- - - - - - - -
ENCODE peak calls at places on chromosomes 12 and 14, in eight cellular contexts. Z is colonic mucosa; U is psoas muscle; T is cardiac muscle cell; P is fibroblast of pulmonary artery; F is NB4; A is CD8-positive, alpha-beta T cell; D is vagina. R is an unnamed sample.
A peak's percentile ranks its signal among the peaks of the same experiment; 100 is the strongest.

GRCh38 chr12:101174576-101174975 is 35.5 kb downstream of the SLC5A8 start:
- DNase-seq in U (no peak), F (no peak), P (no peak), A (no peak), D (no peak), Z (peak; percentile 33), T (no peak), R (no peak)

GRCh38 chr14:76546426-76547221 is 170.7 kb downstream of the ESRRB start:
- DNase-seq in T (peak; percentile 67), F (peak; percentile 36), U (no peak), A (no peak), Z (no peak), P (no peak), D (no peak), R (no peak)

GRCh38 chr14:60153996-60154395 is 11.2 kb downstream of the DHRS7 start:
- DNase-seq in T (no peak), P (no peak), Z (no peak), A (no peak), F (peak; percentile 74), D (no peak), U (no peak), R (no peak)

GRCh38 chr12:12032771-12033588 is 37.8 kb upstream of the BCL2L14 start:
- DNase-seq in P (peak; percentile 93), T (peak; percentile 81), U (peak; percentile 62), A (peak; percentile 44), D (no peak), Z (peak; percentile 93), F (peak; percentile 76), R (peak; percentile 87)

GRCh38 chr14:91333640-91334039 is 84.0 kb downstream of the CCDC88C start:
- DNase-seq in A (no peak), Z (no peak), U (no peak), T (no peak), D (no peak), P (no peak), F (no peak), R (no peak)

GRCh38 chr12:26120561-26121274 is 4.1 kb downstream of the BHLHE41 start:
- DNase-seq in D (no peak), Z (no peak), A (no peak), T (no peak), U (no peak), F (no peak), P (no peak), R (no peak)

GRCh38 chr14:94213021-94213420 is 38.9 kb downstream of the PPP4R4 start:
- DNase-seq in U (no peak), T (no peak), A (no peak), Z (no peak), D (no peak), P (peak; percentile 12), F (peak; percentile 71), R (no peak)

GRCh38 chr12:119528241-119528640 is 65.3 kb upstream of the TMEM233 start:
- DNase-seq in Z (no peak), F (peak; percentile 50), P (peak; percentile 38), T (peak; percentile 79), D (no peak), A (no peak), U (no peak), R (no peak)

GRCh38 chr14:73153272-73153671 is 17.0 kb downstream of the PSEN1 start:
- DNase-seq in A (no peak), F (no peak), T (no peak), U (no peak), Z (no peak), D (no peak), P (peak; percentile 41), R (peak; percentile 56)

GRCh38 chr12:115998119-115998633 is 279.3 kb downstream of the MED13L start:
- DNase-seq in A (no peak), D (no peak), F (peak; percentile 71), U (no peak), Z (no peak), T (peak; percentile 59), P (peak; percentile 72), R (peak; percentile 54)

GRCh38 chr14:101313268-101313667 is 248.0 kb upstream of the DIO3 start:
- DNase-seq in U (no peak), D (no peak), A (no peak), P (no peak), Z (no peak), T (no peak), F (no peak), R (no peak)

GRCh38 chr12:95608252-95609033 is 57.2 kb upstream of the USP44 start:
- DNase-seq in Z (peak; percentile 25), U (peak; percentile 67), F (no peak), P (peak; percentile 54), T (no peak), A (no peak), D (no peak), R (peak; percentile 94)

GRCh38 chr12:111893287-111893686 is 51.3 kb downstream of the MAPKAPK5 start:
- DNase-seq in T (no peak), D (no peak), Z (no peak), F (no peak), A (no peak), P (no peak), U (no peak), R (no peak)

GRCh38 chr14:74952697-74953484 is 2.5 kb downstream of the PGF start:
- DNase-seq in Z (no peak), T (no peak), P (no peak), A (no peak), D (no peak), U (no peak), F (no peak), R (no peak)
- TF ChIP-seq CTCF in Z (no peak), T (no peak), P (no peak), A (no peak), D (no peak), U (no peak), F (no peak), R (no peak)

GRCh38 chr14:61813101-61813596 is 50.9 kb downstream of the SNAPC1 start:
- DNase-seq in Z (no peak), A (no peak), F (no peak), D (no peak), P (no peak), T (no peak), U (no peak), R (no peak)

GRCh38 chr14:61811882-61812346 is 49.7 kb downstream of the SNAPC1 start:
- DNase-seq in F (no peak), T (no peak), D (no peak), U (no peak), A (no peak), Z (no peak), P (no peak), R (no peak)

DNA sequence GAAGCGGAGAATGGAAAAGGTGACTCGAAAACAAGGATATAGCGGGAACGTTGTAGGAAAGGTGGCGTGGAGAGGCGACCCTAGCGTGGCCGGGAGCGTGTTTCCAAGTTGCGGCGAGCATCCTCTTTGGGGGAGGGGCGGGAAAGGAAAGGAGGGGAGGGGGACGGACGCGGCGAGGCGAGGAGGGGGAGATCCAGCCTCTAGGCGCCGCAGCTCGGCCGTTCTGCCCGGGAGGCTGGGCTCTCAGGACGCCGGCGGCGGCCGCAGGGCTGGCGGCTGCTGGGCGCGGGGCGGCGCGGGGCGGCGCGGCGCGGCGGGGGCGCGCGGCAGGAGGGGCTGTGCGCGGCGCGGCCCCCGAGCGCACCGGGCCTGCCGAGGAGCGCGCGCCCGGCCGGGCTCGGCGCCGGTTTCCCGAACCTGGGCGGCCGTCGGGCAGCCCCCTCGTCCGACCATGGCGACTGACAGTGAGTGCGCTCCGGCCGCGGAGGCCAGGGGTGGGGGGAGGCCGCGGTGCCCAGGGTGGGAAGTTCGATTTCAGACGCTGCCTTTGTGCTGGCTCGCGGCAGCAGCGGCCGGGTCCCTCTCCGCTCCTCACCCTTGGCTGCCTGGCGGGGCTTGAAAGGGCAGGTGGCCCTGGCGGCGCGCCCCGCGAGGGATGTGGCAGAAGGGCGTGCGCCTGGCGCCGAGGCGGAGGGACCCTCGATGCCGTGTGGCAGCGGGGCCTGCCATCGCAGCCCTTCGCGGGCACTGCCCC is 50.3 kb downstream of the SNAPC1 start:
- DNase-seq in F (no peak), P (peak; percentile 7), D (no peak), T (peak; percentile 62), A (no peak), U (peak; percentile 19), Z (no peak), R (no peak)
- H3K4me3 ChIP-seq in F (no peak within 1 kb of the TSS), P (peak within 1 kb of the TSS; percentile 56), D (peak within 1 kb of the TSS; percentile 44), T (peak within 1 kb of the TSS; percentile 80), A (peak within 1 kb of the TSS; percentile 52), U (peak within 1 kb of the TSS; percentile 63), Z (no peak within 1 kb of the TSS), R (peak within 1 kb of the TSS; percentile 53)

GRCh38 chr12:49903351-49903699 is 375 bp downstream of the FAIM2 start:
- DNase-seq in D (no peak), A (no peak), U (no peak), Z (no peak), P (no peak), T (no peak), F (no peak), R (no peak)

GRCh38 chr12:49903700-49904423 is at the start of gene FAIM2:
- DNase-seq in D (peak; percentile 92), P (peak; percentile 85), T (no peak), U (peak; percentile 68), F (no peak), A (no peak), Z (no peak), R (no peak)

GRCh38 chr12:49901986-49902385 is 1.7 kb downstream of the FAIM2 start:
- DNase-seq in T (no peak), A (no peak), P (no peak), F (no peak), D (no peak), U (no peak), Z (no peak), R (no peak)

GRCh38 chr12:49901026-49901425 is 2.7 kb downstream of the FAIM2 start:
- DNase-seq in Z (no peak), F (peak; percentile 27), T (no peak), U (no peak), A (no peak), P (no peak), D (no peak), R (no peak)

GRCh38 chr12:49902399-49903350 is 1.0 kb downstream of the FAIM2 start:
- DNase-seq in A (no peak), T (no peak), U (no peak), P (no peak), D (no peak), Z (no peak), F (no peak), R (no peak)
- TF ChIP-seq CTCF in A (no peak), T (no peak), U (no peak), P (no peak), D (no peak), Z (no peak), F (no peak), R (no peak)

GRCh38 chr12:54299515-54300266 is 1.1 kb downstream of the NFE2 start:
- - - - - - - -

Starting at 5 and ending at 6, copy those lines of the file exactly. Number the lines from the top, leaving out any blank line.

GRCh38 chr14:76546426-76547221 is 170.7 kb downstream of the ESRRB start:
- DNase-seq in T (peak; percentile 67), F (peak; percentile 36), U (no peak), A (no peak), Z (no peak), P (no peak), D (no peak), R (no peak)